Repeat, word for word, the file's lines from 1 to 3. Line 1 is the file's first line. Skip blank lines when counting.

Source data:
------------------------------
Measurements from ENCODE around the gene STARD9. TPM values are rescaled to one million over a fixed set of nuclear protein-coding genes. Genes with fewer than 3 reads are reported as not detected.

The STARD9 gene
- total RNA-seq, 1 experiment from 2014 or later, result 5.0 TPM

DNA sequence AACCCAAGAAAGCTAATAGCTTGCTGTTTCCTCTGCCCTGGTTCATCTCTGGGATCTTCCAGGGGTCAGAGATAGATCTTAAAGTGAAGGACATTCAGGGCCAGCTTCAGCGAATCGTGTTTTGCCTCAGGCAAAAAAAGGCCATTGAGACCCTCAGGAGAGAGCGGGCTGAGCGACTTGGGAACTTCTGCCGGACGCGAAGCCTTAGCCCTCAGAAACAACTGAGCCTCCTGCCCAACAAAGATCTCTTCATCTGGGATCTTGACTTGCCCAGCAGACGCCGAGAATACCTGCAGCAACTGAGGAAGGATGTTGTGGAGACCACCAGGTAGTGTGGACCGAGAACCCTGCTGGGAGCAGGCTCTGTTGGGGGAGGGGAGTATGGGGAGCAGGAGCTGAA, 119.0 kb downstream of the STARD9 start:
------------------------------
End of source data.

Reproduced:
Measurements from ENCODE around the gene STARD9. TPM values are rescaled to one million over a fixed set of nuclear protein-coding genes. Genes with fewer than 3 reads are reported as not detected.

The STARD9 gene
- total RNA-seq, 1 experiment from 2014 or later, result 5.0 TPM